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“I had taken out this very powerful guy, this guy who was supposed to be setting up Vegas for [Escobar],” said Russo to NorthJersey.com. “They had been working on that for a year. I didn’t know that.” Realizing that Escobar would probably have him killed, he travelled to Colombia and presented himself to the drug lord. “He was the most scary guy I ever met in my life,” he said.

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Escobar supposedly had Russo tortured. But he then found out that Russo had played Rizzi in The Godfather, one of his favorite movies. He demanded that Russo act out his final scene from the film. Russo was to play Rizzi. Escobar was to play Corleone. They even had a car waiting to take him to the “airport.”

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“When they said they wanted to do that scene, and then they took me down to the car, I said, oh… I’m dead. They’re gonna take me to the jungle and I’m done,” Russo recalled to NorthJersey.com. But of course, Russo had no choice but to play along.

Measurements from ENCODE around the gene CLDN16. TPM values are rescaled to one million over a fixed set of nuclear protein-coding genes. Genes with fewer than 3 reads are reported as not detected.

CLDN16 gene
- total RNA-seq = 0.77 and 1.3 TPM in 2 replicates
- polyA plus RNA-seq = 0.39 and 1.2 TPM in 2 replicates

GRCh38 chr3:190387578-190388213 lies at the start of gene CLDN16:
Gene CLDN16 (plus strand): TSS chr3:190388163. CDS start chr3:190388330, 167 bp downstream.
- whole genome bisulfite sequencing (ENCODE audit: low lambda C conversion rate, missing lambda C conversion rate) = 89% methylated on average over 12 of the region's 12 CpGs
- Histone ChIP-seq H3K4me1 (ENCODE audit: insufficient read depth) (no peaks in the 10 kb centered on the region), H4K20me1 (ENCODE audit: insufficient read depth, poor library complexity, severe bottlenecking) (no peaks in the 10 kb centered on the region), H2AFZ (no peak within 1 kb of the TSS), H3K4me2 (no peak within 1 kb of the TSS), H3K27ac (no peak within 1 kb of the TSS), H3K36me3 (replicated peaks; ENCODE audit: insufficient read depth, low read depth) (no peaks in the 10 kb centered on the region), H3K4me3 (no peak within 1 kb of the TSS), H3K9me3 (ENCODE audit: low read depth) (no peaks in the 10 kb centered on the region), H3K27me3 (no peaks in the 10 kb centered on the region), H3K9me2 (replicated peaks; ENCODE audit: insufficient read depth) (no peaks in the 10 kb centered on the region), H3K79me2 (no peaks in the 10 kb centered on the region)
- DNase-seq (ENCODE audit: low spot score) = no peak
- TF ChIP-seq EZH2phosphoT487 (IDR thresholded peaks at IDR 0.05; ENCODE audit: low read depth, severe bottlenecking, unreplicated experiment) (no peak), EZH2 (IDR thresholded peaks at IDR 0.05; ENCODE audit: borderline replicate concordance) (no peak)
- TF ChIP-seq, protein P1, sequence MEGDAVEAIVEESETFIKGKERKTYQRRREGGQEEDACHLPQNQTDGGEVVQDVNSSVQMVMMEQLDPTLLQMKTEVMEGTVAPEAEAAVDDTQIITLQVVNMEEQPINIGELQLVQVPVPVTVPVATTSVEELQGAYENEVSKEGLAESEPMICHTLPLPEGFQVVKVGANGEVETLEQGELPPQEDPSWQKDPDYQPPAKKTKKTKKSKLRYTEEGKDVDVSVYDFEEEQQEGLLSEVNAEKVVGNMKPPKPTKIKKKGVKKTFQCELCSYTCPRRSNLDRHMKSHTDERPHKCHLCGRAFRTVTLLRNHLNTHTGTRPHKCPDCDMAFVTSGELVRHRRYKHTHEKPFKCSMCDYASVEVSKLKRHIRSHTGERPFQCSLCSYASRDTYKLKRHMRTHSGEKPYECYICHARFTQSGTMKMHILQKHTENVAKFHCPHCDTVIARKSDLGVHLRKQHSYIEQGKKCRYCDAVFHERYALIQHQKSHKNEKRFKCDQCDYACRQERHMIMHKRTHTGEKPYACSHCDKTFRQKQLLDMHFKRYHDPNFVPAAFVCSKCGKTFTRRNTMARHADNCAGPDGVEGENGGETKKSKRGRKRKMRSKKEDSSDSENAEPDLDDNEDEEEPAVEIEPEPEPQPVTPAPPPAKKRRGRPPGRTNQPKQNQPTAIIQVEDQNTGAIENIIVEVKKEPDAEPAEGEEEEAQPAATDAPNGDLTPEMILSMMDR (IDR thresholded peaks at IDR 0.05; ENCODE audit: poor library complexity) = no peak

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Escobar’s people ushered Russo into the waiting vehicle. But instead of garroting him, they really did drive him to the airport. Then, they broke into laughter and let him go. “When I got to the airport, I was so relieved I couldn’t believe it,” he said to NorthJersey.com. “I just wanted to get out of there.”

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So Russo’s role in The Godfather not only brought him fame, but it supposedly saved his life too. But it’s doubtful he would have anything to do with the mob of today. “The respect has gone out the window,” he told Vice. “There’s very few men of respect today. It’s all about money, greed.” Indeed, like Don Vito in The Godfather, Russo represents the last of an older, more respectful generation. Alla vostra salute! Or in other words, cheers